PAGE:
The web page, which was redesigned as part of the Authority’s Moving LANta Forward initiative implemented last year, was a result of a detailed analysis of LANta’s corporate identity and communications program.  The page ( was re-organized, given a new and modern design and tested for ease of use and quick access to bus information, including state-of the-art real-time information at the forefront of modern web-based marketing.

The web page was designed by Thiel Design / Brecon Hill Consulting, Milwaukee, WI.  LANta also recognized Genna Communications of Lower Macungie Township (PA), the Authority’s marketing consultant and Koury Enterprises, Lehigh Valley (PA), the authority’s webmaster and publisher for their roles in implementing the new website into the full marketing program.

The American Public Transportation Association (APTA) is a nonprofit international association of 1,500 public and private member organizations, engaged in the areas of public bus transit, paratransit, light rail, commuter rail, subways, waterborne services, as well as intercity and high-speed rail.  More than 90 percent of the people using public transportation in the United States and Canada are served by APTA member systems.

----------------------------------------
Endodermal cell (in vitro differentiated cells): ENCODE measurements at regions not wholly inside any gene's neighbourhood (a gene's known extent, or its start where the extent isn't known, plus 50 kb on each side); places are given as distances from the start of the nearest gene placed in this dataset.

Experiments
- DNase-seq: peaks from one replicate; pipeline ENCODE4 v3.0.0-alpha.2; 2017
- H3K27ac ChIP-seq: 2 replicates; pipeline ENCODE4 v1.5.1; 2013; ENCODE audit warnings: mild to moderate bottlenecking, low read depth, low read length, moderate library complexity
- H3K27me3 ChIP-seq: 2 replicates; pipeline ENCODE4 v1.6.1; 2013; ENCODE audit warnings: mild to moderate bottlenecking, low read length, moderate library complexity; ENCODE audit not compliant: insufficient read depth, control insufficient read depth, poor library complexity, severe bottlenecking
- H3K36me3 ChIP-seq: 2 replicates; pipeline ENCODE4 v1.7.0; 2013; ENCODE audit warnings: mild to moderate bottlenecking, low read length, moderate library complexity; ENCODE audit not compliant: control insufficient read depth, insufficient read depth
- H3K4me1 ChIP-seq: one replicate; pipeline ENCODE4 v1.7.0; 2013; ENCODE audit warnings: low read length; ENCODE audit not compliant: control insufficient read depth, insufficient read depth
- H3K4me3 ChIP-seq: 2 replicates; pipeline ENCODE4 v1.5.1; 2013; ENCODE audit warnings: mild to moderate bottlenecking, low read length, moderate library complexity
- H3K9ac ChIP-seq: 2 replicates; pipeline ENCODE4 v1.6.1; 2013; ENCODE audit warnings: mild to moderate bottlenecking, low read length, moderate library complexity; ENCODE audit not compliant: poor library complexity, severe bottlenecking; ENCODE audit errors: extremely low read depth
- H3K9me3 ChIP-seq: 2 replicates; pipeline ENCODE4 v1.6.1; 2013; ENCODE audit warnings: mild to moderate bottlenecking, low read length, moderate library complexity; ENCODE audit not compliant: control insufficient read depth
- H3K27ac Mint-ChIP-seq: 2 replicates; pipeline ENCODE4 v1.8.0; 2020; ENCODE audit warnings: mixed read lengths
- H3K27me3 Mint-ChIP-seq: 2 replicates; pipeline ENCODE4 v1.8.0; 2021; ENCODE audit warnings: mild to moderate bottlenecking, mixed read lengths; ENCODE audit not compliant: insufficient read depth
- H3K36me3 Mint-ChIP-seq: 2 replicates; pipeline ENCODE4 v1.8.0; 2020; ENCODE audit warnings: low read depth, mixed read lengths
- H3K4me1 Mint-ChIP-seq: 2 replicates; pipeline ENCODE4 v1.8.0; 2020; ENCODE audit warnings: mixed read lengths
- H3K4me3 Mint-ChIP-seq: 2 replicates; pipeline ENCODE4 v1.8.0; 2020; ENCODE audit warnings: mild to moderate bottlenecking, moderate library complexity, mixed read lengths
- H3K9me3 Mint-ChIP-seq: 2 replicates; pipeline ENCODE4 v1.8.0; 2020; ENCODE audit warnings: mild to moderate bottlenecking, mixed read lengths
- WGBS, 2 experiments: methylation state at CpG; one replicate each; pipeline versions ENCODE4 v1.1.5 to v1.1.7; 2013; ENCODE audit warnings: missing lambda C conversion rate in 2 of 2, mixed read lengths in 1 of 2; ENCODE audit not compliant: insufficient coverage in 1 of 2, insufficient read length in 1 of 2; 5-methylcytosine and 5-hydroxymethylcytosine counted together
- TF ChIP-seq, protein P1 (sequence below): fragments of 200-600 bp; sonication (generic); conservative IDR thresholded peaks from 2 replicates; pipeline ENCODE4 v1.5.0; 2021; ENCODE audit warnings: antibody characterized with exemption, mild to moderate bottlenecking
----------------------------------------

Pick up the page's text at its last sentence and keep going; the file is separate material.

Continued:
Tuesday, September 18, 2012

An Overview of Local Transit Services Vol 4 Issue 21 09/17/2012

       In August 2011 LANta changed the way bus routes were identified from a lettering system to a three-digit numbering system. This change, while initially confusing to some, was intended to make the system more user friendly. By designating the routes with three digit numbers, LANta was able to create route categories that provide the rider with an indication of the level of service provided by that route. 

Below is a description of the route categories: 

       100’s routes (i.e, 101,102, etc.) – These routes are the system’s “trunk” routes, the backbone of the system. They offer the highest level of service along corridors with the highest demand for public transportation in the Lehigh Valley. They will also act as the priority routes for future service enhancements as resources become available. The 100’s routes provide service Monday through Saturday throughout the day and into the evening hours, as well as during the day on Sunday. 

       200’s routes – (i.e. 209, 210, etc.) These routes serve urban corridors where there is less demand for public transportation than the trunk corroders. The 200’s routes provide service 13-hours a day, Monday through Saturday. 

       300’s routes – (i.e. 321, 322, 323) This series of routes provide service along more suburban corridors in the region where there is demand for public transportation, but the demand is limited. Service is provided Monday through Friday during day hours only. 

       400’s routes – (i.e. 410, 420, etc.) These routes operate during the school year only and provide added capacity to the LANtaBus system to meet the demand from Allentown School District students.